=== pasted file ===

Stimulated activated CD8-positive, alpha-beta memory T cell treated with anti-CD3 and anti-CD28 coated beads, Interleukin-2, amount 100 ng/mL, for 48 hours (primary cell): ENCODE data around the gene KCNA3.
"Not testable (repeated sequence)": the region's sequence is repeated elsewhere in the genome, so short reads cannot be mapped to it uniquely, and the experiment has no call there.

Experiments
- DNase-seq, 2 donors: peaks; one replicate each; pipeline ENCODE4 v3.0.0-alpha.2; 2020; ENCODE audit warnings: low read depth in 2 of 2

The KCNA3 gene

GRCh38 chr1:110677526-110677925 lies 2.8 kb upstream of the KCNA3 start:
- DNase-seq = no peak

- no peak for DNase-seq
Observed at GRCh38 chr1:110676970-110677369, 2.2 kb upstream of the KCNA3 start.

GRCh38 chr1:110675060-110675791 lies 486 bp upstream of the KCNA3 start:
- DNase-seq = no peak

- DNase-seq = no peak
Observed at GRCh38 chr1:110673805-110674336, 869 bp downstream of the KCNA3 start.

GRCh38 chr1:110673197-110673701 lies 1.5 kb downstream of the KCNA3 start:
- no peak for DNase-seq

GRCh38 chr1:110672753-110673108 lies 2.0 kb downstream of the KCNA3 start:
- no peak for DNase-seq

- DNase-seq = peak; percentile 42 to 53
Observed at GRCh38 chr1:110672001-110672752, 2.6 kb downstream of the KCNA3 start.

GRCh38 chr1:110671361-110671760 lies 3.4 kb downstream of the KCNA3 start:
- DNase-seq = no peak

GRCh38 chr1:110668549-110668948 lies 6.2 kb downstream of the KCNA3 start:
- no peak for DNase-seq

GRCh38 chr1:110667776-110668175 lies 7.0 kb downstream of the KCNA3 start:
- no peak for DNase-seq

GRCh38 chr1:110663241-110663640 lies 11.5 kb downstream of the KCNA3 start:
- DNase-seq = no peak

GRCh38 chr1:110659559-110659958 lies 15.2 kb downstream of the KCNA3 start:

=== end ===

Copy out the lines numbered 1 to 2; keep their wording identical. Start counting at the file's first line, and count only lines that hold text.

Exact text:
Stimulated activated CD8-positive, alpha-beta memory T cell treated with anti-CD3 and anti-CD28 coated beads, Interleukin-2, amount 100 ng/mL, for 48 hours (primary cell): ENCODE data around the gene KCNA3.
"Not testable (repeated sequence)": the region's sequence is repeated elsewhere in the genome, so short reads cannot be mapped to it uniquely, and the experiment has no call there.